Lo Quay, a New Vietnamese cuisine restaurant, is the latest addition to the renowned Dandy Collection, known for culinary gems such as Firangi Superstar, Neon Pigeon, and Fat Prince.

A visit to Lo Quay, meaning “discovery” in Vietnamese, promises a foodie experience that lives up to its name. Chef Brown, a Saigon native, has created a menu that intertwines her gastronomical origins with her global exposure to other culinary cultures. Her dishes contain salty, sour, spicy, herby, and sweet elements of traditional Vietnamese dishes that are knitted with other complex and complementary ingredients of faraway cuisines.

Chef Brown’s journey started in Los Angeles, where she learnt the trade from the ground up before enrolling in the culinary program at the Art Institute of California in San Diego. From there, she joined acclaimed kitchens around the globe like Nobu and Zuma where she discovered new ingredients that are represented in her creations.

Undoubtedly, Chef Brown is part of a new wave of Vietnamese chefs reshaping their country’s cuisine through a progressive, global lens, anchored by a profound respect for its history. l particularly loved the worldly elements ranging from flavours from Southeast Asia, Middle East and Latin America peppered into her dishes

Our meal began with an array of cold appetisers: Amera Tomato, Soursop, and Shiso, Wagyu tartare with Onsen Egg and Shrimp puff (we added Caviar for an additional S$38), and Hiramasa with Pomegranate and Umezuke.

We then moved on to the warm appetisers where another round of equally delicious ingredients kept us on our toes: Pâté Choux with Scallop and Ikura, Oysters paired with Bone Marrow and Caviar, Jackfruit alongside Tomato and Tamarindo, and Obsiblue Prawn served on a bed of Sticky Rice with X.O. sauce.

Each dish was as delicious as the next, and we could have easily indulged in several rounds of these moreish bites. For me, the tartare was a particular highlight with a cured quail egg yolk, microgreens, mayonnaise, kizame wasabi (pickled wasabi stems) and fresh shallots. In the warm bite line up, I enjoyed the jackfruit: minced young jackfruit mixed with rice paddy herb (Ngo Om) sawtooth coriander, king trumpet mushroom breaded in panko and deep fried; and the deep-fried prawn covered on puffed sticky rice and topped with a chimichurri sauce was at a different level.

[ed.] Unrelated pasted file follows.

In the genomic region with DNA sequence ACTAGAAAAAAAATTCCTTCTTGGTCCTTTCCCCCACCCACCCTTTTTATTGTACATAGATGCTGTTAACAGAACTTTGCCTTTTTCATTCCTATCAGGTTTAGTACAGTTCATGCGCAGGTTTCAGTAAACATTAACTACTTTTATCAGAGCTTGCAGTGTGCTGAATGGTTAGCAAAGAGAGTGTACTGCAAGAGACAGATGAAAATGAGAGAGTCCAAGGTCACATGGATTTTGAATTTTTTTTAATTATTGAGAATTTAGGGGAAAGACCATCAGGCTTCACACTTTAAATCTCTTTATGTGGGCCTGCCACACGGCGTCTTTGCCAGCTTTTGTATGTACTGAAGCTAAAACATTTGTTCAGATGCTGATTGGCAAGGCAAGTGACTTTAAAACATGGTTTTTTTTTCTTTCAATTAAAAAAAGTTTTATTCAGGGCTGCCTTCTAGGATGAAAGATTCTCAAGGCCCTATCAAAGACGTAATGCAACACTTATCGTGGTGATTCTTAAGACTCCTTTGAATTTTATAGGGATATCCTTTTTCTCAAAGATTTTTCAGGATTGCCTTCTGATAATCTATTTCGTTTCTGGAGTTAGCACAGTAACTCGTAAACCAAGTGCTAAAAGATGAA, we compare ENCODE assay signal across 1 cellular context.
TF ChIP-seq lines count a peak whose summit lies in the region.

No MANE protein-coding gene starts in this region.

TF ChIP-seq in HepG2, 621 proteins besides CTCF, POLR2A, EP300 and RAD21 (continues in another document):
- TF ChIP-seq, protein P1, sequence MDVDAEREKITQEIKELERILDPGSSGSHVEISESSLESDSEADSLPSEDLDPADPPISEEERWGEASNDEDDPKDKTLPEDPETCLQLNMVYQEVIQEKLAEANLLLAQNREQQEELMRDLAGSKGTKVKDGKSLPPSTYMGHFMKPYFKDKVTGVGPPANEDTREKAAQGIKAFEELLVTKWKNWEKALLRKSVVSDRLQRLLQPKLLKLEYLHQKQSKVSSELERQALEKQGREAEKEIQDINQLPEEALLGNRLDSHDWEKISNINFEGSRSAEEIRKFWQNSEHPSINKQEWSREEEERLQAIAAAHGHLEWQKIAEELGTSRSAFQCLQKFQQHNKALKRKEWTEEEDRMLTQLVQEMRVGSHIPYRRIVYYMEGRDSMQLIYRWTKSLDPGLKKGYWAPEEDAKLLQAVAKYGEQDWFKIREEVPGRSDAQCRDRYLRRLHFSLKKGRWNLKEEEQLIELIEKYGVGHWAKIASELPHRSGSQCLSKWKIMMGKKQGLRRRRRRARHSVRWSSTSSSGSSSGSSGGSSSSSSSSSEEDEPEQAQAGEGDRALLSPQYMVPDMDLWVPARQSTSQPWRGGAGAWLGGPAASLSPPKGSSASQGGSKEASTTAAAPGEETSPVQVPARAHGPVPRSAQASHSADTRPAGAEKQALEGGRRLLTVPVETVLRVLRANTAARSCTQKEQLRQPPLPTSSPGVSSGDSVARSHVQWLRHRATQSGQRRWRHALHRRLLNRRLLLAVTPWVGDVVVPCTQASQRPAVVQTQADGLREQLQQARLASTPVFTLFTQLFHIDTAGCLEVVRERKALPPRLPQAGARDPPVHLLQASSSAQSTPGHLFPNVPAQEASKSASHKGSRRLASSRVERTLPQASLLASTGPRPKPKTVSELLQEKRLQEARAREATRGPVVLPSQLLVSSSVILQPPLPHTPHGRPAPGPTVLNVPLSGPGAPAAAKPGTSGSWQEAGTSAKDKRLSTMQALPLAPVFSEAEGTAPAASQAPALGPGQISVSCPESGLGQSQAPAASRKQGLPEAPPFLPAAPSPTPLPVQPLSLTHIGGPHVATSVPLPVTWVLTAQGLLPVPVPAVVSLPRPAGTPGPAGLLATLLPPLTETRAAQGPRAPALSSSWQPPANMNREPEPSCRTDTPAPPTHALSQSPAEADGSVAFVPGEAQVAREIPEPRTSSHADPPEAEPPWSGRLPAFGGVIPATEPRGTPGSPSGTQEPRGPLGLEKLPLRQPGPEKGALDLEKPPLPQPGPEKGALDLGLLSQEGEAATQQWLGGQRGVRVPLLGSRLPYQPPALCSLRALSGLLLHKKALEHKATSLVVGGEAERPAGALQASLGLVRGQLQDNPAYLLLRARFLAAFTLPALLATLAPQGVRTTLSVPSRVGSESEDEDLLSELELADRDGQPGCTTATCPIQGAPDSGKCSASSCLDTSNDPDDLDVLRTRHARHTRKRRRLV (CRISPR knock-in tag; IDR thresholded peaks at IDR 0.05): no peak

Depth of Pho flavours

When thinking of Vietnamese food Pho and Banh Mi come atop of that list, and the Discovery menu includes both. The humble Pho is elevated to new highs with a south-style broth inspired by Chef Brown’s own journey. While the beef base is wagyu, thus rich in healthy fats, the depth of flavours is a testament of low-and-slow traditional cooking (18 hours to get 10 litres into one litre of broth for those looking for the stats), exactly what a Pho should be.

The Banh Mi is not your everyday baguette. At Lo Quay, the chef’s version is presented in a “beef wellington” with grilled Iberico pork jowl, pork crackling, house made pork liver pate and kombu butter are wrapped in puff pastry and baked. It’s served with Maggi demi-glace and star anise pickled Japanese cucumber.

A refreshing citrusy palate cleanser was the stop-gap we needed before heading to our mains. The menu offers Lamb with peppadew and Hijiki, Whole Seabass with Honey Aji Amarillo and Fennel, Duck with a 70% chocolate-Hoisin sauce and Cippolini, and Wagyu MB7 with Kabocha and 333 demi-glace (available for an additional S$18 per person).

Our table opted for the Seabass and the Wagyu. Perfectly cooked, the Wagyu came accompanied by a Kabocha puree and an exceptional demi-glace, showcasing the French culinary influence within the Vietnamese gastronomical roots. The beautifully presented seabass is Chef Brown’s dedication to her California journey. The fish comes adorned with finely shaved fennel and a honey Aji Amarillo sauce, which reflect Chef Brown’s lasting impression of her influences from Nobu and Latin American cuisines.

We ended with the Café Phin Parfait, featuring espresso and dulcey, paying homage to traditional coffee. A fantastic way to end a great meal Inspired by Vietnamese coffee served with espresso sponge, coffee cream, caramelised kinako white chocolate, crème fraiche sauce. It is then finished with vanilla tuile

VERDICT: Overall, Lo Quay’s “Discovery” menu is a culinary adventure that bridges traditional flavours with global gastronomic influences, all deeply inspired by Chef Brown’s culinary journey. It’s a restaurant that deserves a place on your list for special occasions or indulgent treats. In addition to the “Discovery” menu, we opted for a wine pairing to complement the experience (the menu is priced at S$138++, and the wine pairing is available for S$98++).

88 Amoy St, 069907. lo-quay.com